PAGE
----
The Massachusetts Facility for High-Resolution Cryo-Electron Microscopy at UMass Medical School
The Massachusetts Facility for High-Resolution Cryo-Electron Microscopy at UMass Medical School is giving scientists a front row seat to the “ballet of the cell,” according to Brian Kelch, PhD, assistant professor of biochemistry & molecular pharmacology, in an article published in the April 9 Worcester Telegram & Gazette.
“Prior to this CryoEM technology, it was like we were at the back of the arena with very poor vision,” Dr. Kelch told the paper. “These microscopes now allow us to get 20/20 vision and move to the orchestra seats so we can now see all the dancers and see how they interact with each other. Then also when the dance gets out of synchrony, which could lead to disease, we can see how to bring those dancers back to synchrony, which can fix that disease.”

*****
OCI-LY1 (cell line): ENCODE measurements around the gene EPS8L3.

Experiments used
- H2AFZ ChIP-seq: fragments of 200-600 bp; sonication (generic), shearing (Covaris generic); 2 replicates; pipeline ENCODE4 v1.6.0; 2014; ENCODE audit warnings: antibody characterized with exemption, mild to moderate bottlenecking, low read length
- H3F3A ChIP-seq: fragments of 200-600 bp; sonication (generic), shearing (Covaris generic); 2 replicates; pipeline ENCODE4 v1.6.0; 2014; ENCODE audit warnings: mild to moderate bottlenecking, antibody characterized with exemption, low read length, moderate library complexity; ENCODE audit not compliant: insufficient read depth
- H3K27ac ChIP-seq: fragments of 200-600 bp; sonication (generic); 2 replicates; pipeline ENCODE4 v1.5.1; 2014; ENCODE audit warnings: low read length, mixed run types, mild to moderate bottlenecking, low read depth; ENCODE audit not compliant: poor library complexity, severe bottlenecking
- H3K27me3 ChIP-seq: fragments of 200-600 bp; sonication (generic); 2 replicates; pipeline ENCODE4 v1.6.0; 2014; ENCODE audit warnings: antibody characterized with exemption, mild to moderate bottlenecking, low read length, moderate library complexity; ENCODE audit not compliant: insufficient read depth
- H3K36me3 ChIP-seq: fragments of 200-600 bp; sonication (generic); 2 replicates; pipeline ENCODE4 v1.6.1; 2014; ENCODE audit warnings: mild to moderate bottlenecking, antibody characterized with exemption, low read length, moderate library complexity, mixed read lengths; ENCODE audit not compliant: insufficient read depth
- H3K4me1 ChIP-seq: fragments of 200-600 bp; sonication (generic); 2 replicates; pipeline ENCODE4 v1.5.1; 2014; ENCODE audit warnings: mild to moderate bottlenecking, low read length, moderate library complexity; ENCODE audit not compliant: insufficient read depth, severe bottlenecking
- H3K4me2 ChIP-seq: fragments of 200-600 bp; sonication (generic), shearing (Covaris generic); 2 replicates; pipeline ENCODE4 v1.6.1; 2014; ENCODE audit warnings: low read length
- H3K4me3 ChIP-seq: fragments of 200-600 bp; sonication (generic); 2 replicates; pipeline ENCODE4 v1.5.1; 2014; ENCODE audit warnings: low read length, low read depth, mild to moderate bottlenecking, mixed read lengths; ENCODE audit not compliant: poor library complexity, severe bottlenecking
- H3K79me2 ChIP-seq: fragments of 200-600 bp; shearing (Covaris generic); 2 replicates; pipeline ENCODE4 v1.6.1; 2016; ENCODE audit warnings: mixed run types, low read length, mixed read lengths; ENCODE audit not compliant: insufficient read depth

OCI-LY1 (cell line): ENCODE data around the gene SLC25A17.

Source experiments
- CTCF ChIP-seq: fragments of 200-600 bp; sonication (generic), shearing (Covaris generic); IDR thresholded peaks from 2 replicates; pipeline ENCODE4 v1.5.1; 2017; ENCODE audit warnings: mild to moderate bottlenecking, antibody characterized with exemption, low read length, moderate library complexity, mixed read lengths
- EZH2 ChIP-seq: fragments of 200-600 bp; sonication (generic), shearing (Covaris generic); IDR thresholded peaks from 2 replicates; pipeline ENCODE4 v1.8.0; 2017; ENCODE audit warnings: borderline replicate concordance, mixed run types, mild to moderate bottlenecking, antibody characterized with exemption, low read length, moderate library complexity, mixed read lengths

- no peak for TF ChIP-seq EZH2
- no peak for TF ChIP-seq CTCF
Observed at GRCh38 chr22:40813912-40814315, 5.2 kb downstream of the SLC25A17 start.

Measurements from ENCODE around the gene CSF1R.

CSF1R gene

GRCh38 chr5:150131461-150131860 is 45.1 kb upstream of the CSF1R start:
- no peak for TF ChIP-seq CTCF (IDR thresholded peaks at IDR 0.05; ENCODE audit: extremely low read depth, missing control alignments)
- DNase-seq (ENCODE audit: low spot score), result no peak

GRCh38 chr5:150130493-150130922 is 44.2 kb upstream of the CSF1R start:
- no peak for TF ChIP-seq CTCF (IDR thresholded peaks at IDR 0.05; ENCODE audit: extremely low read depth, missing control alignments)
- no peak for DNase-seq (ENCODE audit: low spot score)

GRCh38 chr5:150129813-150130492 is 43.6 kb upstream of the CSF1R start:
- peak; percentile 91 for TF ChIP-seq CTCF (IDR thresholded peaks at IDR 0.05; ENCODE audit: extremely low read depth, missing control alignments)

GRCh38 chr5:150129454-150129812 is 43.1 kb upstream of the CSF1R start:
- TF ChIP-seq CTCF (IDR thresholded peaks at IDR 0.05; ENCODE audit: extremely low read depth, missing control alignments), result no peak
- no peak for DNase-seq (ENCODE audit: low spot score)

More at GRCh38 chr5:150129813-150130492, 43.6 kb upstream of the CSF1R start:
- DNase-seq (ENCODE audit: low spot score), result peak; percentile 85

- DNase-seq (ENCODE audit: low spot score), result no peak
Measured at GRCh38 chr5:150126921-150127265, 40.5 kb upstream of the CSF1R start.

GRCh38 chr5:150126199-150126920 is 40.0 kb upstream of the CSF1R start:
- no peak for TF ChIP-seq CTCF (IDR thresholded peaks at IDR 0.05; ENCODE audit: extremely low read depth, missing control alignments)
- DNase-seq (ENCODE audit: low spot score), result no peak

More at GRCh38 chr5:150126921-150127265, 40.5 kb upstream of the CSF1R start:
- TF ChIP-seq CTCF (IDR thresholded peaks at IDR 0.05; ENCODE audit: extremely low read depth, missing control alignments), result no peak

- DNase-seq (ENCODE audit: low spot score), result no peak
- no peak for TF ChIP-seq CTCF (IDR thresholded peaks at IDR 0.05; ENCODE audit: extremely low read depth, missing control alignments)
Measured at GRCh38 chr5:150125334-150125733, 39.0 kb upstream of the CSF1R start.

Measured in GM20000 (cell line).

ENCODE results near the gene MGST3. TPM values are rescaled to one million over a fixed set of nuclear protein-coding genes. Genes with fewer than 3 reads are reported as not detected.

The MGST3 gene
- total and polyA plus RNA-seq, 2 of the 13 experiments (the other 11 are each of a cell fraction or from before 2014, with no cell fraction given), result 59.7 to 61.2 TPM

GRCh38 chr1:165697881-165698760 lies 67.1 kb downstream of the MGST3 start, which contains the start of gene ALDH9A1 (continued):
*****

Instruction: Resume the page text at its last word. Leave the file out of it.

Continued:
The first-of-its-kind facility for New England opened earlier this year, giving faculty and external clients access to technology that allows them to see single molecules and their dynamics and macromolecular assemblies inside cells in unprecedented detail. It consists of two cryo-EM microscopes, described as the most advanced in New England and two of fewer than 50 such cryo-EM microscopes worldwide, according to Chen Xu, PhD, associate professor of biochemistry & molecular biology and director of the facility.
Andre Korostelev, PhD, associate professor in the RNA Therapeutics Institute, explained that the technology is like photographing thousands of horses and then sequencing their movements.
“Here you freeze 1,000 horses, each of them moving differently,” Dr. Korostelev said, explaining how they freeze the molecules. “And then from that we try to reconstruct a smooth pathway of the movement.”
Read the full story: Cryo-electron microscopes view ‘ballet of the cell’ at UMass Med School
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